College can often be the time when we discover more about ourselves in a way that helps guide us as we choose the trajectories of our lives. Mac Mitchell entered Belhaven University his freshman year as a creative writing major, but felt something was lacking.
“Writing for me was missing something, a little unsatisfying,” Mitchell says.
“I auditioned for a theater event, a night of one acts, and I just fell in love with the stage and the idea that you could write something and that you would see people physically perform it and say the words that you wrote. There was something in that that appealed to me. It felt more alive and more collaborative compared to the more isolated work I had been doing.”
Taking on theater as a second major, Mitchell began developing his craft in dramatic writing. Today, he has become the residential screenwriter for the Hearth & Mantel Theatre Company.
Mitchell had been roommates with James Kenyon, founder and artistic director of the organization. Kenyon and his wife Laina founded the company in 2017, shortly after graduating from Belhaven themselves. Unable to affordably acquire the rights to put on an established play, they reached out to Mitchell. By December 2017, Mitchell’s first full-length screenplay, “If I Had Wings,” had been transformed into the Hearth & Mantel’s first live production.
“(‘If I Had Wings’) brought us together to do something that wasn’t there before and provided a space where all of our different creative energies could combine and come together to make something,” Mitchell says.
Since then, Hearth & Mantel’s has produced two more of Mitchell’s original plays, including “After We Become Rain” in 2018 and “The Lady With Bruce Willis Eyes” in 2019. He wrote the latter as a 10-page monologue for a college assignment. After polishing the work on and off since then following the encouragement of his friend Noel Robinson, Mitchell pitched the play to Hearth & Mantel as something to do for the spring, but the theater decided to use it for the fall’s production instead. Despite the tight time window, the troupe had a functional one-woman show within two months.
“The Lady With Bruce Willis Eyes” was the first time Mitchell had the chance to work so closely with the cast and crew during rehearsals. “(H)aving someone very excited to direct and to perform the words you write—there’s no feeling like it. We eventually got the story on its feet, and I was really proud of it,” Mitchell says.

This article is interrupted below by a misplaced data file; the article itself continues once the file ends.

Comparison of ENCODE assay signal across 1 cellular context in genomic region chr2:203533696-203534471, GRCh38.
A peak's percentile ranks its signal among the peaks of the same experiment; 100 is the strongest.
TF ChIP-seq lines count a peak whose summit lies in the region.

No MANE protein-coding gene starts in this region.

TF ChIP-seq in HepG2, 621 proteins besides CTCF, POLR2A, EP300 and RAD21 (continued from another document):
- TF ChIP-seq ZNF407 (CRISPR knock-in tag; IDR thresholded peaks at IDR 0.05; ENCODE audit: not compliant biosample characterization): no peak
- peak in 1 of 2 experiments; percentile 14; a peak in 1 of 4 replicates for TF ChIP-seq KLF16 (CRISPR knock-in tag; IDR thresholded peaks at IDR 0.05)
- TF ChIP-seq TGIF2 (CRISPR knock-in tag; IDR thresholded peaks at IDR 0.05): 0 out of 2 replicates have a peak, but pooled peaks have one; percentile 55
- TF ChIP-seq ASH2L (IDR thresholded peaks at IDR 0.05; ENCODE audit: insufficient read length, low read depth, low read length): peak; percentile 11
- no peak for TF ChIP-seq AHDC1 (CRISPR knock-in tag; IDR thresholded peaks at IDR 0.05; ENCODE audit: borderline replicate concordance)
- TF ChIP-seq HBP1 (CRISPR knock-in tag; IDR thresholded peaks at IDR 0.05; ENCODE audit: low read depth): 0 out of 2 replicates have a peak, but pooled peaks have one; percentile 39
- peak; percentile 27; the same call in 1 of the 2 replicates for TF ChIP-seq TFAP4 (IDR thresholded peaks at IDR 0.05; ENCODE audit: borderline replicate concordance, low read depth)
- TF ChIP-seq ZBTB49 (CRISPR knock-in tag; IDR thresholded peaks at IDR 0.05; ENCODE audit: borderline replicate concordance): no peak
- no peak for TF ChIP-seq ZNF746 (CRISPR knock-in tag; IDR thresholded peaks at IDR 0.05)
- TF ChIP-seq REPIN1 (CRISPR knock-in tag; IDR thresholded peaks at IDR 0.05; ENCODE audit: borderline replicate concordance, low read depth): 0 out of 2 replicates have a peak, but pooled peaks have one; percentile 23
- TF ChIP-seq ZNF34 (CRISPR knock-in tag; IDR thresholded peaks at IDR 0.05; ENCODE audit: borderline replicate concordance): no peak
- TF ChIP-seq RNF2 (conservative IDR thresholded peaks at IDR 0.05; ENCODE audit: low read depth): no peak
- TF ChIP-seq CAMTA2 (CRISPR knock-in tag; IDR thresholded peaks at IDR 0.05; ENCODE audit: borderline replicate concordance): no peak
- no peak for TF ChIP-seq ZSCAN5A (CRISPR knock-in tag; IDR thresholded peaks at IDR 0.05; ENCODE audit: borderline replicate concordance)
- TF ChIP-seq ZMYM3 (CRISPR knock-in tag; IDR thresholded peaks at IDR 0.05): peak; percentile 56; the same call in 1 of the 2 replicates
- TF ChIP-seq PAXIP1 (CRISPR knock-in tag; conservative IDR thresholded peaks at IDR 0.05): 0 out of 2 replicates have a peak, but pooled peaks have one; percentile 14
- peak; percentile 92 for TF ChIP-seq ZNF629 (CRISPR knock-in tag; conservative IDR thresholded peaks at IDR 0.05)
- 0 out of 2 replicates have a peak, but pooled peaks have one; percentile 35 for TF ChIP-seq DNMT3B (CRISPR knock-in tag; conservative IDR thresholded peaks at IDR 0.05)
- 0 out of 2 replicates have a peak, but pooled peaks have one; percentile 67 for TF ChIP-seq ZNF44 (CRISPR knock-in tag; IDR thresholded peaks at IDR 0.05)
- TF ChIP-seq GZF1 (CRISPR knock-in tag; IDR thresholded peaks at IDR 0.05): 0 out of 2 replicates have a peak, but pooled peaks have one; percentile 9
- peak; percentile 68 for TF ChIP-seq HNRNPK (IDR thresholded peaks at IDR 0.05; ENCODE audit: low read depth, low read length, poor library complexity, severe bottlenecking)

One aspect of theater that Mitchell particularly enjoys is the communal experience that can come during moments of a play when one can feel the collective emotion of everyone around.
“What I enjoy most about what I do is at the end of the play, the feeling when the lights go down and you know it’s over, but it’s broken your heart, and it’s made you laugh, and it’s made you reflect on things you haven’t thought about in years or may not want to think about,” Mitchell says. “There’s this silence after the lights go down when you know everyone should be clapping, but nobody wants to break that moment. It’s that feeling of being connected after what you’ve seen, and the process of getting to that moment is what I enjoy most—working toward something that connects us and makes us feel alive but alive together.”
Next, Mitchell will be performing with Hearth & Mantel for the first time as an actor in its upcoming production of “Big Mama’s Kitchen.” He also has a few ideas for future plays in the works, including a comedy about a wedding.
In his spare time, Mitchell has been reading more southern literature to help him better understand where he is from and how experiencing Mississippi can bolster his own writing. He also enjoys running, which he says can help clear his head or inspire him with fresh ideas.
For more information on the Hearth & Mantel Theatre Company, visit hearthandmanteltheatre.com.